The facts behind 'low-cost' loans

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A SCHEME to borrow money against the security of a share or unit trust portfolio might seem tempting. But it can be an expensive way to raise cash, writes Sue Fieldman.

Such a scheme is being offered by American European Finance Corporation, of 404/406 Finchley Road, north- west London.

AEFC's publicity material claims that 'our charges are low'. However, that depends what you mean by low.

First, there is a facility fee of 2 per cent of the money drawn down. The minimum amount that can be drawn down is pounds 15,001. Next, there is an initial establishment charge of 1 per cent of the portfolio. The minimum value of the portfolio that will be accepted is pounds 50,000. On top is a monthly administration charge of 0.15 per cent, or pounds 75 a month on a pounds 50,000 portfolio.

Payment of a further fee of 10 per cent of the amount drawn down will provide a non-recourse facility. This means that if the bottom falls out of the stock market, the lender can sell the shares in accordance with the terms of the loan agreement while the borrower would not have to repay any of the loan. But if the loan is 'with recourse', AEFC would look to the borrower for any shortfall.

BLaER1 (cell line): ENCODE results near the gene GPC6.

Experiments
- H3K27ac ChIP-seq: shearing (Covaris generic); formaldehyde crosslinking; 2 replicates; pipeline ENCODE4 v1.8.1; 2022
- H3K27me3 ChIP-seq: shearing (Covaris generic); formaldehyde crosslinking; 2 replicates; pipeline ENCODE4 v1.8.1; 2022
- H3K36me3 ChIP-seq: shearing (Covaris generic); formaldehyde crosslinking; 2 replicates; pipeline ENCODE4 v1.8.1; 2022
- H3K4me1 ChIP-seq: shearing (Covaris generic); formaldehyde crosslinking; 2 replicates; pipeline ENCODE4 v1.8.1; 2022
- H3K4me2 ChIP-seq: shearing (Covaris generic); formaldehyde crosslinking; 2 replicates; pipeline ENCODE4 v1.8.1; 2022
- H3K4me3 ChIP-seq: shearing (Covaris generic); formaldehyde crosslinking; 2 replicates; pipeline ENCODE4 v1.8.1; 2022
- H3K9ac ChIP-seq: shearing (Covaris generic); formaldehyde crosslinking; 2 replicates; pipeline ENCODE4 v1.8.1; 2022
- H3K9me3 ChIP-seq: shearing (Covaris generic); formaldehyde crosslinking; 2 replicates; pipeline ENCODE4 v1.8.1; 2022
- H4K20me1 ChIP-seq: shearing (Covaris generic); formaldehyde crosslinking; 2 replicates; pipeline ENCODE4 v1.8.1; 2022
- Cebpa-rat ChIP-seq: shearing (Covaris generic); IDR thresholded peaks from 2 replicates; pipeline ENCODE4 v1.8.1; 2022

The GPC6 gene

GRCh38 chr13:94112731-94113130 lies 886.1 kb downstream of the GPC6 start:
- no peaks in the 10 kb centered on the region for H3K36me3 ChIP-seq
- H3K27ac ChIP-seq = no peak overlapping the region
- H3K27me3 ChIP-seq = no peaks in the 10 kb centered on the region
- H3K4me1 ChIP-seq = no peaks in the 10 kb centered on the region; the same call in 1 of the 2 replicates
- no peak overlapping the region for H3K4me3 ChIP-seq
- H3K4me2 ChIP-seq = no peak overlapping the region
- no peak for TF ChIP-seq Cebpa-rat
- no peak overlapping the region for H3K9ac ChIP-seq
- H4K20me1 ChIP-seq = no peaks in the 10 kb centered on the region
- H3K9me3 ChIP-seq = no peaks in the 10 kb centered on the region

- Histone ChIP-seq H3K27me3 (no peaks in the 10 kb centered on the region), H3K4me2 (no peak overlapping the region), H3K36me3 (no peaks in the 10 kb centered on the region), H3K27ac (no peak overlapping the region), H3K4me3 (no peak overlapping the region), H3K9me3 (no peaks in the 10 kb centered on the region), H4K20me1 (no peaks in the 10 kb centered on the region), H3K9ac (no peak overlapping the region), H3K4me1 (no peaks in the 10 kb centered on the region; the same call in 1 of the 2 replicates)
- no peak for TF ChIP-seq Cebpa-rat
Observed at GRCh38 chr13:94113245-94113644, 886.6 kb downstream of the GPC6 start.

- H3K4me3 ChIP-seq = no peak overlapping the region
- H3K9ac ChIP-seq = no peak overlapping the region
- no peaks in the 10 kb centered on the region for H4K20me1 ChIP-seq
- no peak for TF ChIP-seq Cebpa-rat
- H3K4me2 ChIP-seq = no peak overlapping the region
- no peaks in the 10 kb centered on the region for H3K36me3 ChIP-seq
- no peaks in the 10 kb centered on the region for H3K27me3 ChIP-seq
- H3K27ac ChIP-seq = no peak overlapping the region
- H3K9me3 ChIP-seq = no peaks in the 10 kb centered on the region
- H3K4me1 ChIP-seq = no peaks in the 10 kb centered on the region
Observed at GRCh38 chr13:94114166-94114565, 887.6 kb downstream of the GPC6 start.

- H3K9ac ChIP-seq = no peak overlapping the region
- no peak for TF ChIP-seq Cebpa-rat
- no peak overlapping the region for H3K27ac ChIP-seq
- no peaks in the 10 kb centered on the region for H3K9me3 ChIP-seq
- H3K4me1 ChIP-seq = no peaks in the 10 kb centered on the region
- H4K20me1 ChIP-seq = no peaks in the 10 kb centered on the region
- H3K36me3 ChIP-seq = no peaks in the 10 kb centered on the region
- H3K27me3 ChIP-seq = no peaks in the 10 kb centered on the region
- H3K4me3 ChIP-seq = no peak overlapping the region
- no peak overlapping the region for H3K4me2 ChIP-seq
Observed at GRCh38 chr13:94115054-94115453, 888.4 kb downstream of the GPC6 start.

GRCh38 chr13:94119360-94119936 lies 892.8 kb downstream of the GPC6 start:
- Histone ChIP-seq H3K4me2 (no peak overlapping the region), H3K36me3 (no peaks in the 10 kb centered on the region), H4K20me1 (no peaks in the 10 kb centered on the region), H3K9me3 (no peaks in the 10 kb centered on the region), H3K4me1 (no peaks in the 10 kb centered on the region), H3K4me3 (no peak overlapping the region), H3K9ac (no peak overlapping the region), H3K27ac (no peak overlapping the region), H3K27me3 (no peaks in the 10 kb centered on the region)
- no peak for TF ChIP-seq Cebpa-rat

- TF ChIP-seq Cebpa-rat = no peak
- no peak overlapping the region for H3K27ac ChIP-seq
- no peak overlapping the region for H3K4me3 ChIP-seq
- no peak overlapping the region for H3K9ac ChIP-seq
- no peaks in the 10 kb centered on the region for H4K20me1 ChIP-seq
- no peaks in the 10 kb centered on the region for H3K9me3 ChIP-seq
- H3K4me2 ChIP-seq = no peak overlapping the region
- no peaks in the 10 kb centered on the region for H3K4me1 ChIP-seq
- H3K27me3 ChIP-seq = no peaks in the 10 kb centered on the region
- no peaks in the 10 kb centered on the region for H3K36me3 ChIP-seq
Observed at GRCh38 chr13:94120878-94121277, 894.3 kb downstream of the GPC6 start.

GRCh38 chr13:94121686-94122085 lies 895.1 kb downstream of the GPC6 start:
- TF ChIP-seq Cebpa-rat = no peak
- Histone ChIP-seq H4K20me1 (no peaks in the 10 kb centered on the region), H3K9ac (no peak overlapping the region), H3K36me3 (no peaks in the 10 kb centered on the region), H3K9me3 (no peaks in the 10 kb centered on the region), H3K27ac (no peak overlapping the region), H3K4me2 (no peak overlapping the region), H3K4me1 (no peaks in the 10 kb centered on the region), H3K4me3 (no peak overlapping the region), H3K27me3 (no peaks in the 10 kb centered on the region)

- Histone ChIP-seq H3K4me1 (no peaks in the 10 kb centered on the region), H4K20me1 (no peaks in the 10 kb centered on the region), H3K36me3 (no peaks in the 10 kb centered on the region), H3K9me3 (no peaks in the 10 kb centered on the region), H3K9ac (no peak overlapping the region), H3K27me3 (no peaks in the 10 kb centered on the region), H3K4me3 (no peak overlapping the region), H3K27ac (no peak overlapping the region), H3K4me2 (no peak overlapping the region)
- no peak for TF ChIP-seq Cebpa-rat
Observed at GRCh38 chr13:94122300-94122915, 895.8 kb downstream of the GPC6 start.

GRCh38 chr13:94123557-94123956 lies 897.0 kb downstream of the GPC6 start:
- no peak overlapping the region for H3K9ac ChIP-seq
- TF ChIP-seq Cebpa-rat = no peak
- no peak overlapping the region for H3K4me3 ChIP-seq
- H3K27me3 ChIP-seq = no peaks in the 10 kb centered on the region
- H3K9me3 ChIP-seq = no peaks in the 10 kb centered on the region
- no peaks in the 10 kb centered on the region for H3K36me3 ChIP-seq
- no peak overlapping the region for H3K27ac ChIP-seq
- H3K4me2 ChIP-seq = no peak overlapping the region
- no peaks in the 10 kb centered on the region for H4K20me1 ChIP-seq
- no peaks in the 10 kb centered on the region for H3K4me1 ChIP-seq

The loans are set up for a five-year period. The borrower has to continue paying the monthly administration charge until the end of the term, regardless of when the loan is paid off. However, another loan can be taken out during the period with no further charges.

According to AEFC, the interest rate on the loan 'will be as low as 3.5 per cent over clearing house bank base rate or 2.5 per cent over the London inter-bank rate'.

The percentage advance normally available is 40 per cent of the mid-market value of the securities. The share certificates and stock transfer forms are lodged with AEFC as security.

If the share portfolio drops so that the percentage advance is more than 50 per cent of the mid-market value, then AEFC can ask for immediate repayment of part of the loan or ask for more security.

David Sinclair, a chartered accountant and a spokesman for AEFC, said: 'We will treat people sensibly and properly. If we find a situation where they have nothing else to offer at that stage, we have the right to mitigate the loss to the client and ourselves and sell.'

AEFC, incorporated in the United States, is not obliged to have its accounts audited here.